export const getLogtoContext = async () => {
  return await logtoClient.getLogtoContext(getCookie());

In this file, we export four functions for authentication purposes. Note the first line, "use server" indicates that the code in the file can only run on the server side. We use "next/headers" to manage cookie-based sessions.

The above functions we exported can be called directly from the client side React component. That is the main advantage of using Server Actions. Let's go to the next chapter to see how to use these functions.

Implement sign in and sign out buttons

With the authentication functions in place, let's construct the page. We'll create two client components to initiate the sign in and out actions.

Sign in


'use client';

import { useRouter } from 'next/navigation';
import { signIn } from '../libraries/logto';

const SignIn = () => {
  const router = useRouter();

  const handleClick = async () => {
    const redirectUrl = await signIn();


  return <button onClick={handleClick}>Sign In</button>;

export default SignIn;

Here we import the signIn function that was just defined in the previous chapter. Although the code is executed on the server side, this function can still be directly invoked by the <button> component when a user clicks the sign-in button. By doing this, we eliminate the need to write any REST API to handle the sign-in process. In fact, Next.js handles the "POST" request dispatcher details for us. Upon receiving the redirectUrl, we can call router.push to redirect to the Logto sign-in page.

Sign out


'use client';

import { useRouter } from 'next/navigation';
import { signOut } from '../libraries/logto';

const SignOut = () => {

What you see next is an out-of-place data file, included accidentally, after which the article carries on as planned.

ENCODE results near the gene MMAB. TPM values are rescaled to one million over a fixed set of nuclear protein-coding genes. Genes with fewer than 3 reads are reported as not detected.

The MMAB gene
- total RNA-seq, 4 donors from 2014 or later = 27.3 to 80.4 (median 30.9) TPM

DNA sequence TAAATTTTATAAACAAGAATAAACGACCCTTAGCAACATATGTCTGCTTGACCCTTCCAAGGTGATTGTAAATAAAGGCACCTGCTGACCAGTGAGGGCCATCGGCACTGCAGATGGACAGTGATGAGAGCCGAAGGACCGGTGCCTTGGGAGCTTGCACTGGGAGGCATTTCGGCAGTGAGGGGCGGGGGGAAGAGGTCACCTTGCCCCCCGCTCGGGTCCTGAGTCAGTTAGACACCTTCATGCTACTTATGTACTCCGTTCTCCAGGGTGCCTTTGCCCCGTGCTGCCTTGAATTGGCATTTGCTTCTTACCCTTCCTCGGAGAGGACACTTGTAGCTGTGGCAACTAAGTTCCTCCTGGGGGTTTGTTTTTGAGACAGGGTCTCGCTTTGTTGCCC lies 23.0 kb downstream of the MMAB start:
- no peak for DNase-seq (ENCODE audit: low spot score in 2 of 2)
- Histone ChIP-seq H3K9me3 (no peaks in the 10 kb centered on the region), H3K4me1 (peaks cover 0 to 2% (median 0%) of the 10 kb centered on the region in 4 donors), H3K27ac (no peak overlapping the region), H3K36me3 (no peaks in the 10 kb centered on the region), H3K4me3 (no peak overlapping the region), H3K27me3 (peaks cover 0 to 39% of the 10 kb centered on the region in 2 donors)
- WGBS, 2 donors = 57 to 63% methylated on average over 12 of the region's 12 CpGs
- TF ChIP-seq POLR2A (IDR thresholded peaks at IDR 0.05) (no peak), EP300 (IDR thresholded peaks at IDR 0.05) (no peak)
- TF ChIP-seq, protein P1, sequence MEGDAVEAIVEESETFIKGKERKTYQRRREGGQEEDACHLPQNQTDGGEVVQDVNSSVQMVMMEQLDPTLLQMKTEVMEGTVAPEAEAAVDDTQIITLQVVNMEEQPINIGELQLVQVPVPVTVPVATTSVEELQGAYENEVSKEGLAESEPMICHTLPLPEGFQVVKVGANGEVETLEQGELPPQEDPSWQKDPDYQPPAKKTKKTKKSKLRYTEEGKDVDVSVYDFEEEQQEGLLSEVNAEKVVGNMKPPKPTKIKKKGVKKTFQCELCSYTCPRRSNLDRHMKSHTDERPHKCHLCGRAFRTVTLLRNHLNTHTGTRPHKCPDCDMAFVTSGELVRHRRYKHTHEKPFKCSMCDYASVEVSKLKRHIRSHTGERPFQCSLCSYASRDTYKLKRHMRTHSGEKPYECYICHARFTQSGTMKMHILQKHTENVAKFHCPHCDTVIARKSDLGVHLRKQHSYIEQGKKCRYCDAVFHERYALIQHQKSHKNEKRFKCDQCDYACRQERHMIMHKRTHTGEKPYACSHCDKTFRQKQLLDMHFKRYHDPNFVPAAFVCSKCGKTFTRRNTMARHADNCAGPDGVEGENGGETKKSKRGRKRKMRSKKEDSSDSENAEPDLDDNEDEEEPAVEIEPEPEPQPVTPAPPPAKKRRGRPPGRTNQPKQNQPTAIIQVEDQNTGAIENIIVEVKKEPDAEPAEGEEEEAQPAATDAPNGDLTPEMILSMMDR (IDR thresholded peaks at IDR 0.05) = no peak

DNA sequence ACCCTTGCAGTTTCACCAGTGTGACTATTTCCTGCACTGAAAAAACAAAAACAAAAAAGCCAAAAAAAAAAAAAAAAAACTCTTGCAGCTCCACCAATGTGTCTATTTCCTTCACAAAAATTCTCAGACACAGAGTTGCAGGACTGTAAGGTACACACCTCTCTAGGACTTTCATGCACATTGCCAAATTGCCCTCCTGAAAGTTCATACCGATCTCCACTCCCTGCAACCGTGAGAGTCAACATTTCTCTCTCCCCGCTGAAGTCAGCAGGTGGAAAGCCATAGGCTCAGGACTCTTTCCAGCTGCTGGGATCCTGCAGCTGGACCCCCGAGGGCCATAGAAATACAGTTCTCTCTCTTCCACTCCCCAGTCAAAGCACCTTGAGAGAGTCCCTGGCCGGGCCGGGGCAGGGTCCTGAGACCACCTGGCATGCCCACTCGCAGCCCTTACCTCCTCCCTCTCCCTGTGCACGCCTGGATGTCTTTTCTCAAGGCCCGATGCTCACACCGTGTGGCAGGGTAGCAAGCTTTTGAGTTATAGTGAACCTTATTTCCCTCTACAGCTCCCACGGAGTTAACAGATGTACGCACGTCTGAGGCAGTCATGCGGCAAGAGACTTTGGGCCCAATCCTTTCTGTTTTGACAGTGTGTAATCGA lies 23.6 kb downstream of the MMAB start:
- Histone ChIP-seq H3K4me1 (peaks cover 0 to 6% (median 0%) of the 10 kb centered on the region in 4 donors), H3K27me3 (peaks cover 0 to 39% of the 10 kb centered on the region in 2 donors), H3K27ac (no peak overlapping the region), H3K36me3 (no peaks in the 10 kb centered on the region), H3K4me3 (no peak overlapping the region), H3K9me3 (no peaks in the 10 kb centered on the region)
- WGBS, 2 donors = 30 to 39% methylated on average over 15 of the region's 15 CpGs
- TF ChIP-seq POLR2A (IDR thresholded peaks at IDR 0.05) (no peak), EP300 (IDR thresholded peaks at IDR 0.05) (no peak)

const router = useRouter();

  const handleClick = async () => {
    const redirectUrl = await signOut();


  return <button onClick={handleClick}>Sign Out</button>;

export default SignOut;

The sign-out process is similar to the sign-in process.

Prepare a callback page

As a standard OIDC identity provider, Logto redirects users to a callback URL after authentication. We must, therefore, prepare a callback page to handle the sign-in result.


'use client';

import { useRouter } from 'next/navigation';
import { handleSignIn } from '../../libraries/logto';
import { useEffect } from 'react';

type Props = {
  searchParams: Record<string, string>;

export default function Callback({ searchParams }: Props) {
  const router = useRouter();

  useEffect(() => {
    handleSignIn(searchParams).then(() => {
  }, [router, searchParams]);

  return <div>Signing in...</div>;

Here we use a client component with useEffect, that makes it easy to display a “loading” page for better user experience.

Display user context and secure page

Now, let's make a minimal home page to exhibit the utility of the Logto SDK. If needed, protect any resource from unknown users by checking the isAuthenticated value and redirecting to the sign-in page or showing error messages.


import { getLogtoContext } from '../libraries/logto';
import styles from './page.module.css';
import SignIn from './sign-in';
import SignOut from './sign-out';

export default async function Home() {
  const { isAuthenticated, claims } = await getLogtoContext();
  return (
    <main className={styles.main}>
      <h1>Hello Logto.</h1>
      <div>{isAuthenticated ? <SignOut /> : <SignIn />}</div>
      {claims && (
              {Object.entries(claims).map(([key, value]) => (
                <tr key={key}>

As you can observe, this is a server component that obviates the need for useEffect and managing complex state changes.


Server actions offer a streamlined and straightforward way to implement authentication compared to traditional Next.js applications that rely on REST APIs.

The entire code sample can be found in this repository:

Why not give Logto Cloud a try and experience the ease in action?